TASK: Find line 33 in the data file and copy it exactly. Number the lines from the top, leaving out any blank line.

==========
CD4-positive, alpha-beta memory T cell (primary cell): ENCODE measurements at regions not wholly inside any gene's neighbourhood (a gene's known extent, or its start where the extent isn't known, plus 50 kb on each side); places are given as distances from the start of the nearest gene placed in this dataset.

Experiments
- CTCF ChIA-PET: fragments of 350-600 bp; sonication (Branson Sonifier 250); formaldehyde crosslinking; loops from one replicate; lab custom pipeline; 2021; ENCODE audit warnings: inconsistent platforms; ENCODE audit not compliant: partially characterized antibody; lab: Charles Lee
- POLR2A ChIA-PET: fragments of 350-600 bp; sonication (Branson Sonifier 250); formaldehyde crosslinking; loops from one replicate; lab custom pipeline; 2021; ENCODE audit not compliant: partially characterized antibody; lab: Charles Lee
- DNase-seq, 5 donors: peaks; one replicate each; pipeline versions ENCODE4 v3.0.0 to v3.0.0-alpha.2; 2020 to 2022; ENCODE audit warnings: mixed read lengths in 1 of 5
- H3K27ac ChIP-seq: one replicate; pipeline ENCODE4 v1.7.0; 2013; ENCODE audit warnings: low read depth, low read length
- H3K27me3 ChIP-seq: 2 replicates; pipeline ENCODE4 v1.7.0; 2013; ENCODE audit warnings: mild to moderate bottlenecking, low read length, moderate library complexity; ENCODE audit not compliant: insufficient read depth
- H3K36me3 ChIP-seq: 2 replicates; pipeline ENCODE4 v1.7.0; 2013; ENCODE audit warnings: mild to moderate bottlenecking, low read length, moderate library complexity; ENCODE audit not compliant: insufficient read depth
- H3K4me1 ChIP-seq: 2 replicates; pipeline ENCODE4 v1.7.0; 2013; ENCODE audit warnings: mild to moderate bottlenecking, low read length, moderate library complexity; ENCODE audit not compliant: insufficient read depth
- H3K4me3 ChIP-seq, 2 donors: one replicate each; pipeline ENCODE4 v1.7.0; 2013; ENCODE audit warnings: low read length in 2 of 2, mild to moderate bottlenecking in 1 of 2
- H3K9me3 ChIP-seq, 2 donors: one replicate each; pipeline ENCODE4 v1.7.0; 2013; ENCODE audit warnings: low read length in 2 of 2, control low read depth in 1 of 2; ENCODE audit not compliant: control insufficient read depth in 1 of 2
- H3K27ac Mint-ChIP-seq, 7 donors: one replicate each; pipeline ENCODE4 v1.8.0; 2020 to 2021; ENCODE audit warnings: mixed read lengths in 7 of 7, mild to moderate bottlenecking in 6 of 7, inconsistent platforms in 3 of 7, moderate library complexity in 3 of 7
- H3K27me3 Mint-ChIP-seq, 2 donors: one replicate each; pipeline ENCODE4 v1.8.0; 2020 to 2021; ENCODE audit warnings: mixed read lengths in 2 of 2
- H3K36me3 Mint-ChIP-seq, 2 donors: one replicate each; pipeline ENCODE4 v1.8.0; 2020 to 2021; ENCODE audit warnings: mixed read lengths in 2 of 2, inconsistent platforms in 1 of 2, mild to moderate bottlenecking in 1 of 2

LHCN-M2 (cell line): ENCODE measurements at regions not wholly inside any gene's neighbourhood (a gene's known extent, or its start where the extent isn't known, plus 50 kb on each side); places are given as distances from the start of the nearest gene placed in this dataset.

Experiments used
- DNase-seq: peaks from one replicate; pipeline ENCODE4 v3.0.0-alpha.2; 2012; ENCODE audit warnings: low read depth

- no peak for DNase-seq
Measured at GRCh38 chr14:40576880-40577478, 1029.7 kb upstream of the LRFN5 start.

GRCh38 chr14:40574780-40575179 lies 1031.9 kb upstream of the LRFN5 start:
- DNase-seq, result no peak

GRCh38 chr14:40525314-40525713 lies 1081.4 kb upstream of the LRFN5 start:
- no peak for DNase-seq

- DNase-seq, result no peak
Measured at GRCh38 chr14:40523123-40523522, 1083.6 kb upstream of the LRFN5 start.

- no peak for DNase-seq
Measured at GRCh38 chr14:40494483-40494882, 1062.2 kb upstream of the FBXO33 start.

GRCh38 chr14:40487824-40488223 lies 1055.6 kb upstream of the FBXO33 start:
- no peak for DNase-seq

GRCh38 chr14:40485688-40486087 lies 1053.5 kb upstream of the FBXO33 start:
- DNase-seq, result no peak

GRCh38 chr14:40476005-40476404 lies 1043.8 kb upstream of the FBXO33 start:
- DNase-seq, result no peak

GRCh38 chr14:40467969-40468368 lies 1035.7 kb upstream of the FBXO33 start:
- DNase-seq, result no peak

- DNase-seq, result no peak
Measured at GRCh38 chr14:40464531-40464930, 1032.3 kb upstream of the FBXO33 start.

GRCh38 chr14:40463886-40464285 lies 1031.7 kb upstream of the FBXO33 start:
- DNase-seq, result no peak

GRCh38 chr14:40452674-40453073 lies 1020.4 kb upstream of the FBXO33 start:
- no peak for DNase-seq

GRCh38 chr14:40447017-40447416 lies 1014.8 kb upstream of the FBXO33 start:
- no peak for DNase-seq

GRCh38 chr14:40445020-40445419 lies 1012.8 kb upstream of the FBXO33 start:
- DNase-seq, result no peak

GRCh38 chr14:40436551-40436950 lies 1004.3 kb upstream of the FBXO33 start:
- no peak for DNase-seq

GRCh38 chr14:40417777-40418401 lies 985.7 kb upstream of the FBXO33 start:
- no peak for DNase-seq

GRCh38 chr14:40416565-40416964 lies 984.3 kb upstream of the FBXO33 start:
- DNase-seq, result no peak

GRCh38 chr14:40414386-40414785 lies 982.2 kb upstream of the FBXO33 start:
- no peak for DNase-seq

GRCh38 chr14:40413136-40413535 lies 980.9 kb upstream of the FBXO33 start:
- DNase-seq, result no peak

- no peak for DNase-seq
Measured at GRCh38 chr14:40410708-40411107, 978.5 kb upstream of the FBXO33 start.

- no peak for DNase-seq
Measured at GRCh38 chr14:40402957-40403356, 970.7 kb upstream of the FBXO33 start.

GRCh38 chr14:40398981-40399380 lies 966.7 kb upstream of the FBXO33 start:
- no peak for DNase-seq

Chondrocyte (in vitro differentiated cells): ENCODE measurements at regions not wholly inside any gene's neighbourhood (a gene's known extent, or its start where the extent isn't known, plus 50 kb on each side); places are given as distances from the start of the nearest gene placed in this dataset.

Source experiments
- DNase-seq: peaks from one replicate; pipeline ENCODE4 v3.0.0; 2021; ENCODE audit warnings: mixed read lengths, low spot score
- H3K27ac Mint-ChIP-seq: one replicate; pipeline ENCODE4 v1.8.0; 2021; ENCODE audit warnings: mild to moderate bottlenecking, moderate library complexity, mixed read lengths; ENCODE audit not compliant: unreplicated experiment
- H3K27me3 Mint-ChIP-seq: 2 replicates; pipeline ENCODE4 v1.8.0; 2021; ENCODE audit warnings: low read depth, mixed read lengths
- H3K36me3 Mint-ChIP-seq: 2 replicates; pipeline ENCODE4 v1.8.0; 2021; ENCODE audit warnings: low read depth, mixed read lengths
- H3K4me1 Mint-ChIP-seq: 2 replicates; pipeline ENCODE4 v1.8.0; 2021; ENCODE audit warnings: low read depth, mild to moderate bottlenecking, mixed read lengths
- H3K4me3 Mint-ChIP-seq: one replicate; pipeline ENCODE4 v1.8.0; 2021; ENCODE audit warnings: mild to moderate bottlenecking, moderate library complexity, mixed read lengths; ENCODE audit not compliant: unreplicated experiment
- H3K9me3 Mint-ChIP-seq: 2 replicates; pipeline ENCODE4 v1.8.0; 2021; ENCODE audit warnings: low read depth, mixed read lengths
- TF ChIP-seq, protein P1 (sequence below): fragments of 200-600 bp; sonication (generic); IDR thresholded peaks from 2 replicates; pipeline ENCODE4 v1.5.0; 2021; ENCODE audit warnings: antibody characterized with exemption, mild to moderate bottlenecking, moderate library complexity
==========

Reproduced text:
- DNase-seq, result no peak